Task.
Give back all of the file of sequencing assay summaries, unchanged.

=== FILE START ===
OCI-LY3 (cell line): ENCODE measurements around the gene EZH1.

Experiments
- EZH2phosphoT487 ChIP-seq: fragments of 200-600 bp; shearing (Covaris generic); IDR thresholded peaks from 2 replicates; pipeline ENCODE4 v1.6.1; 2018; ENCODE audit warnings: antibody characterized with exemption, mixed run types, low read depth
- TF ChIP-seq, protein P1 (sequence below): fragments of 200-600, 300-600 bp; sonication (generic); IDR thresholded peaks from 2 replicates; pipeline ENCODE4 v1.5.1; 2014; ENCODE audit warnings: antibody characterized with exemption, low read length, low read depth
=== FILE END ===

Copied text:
OCI-LY3 (cell line): ENCODE measurements around the gene EZH1.

Experiments
- EZH2phosphoT487 ChIP-seq: fragments of 200-600 bp; shearing (Covaris generic); IDR thresholded peaks from 2 replicates; pipeline ENCODE4 v1.6.1; 2018; ENCODE audit warnings: antibody characterized with exemption, mixed run types, low read depth
- TF ChIP-seq, protein P1 (sequence below): fragments of 200-600, 300-600 bp; sonication (generic); IDR thresholded peaks from 2 replicates; pipeline ENCODE4 v1.5.1; 2014; ENCODE audit warnings: antibody characterized with exemption, low read length, low read depth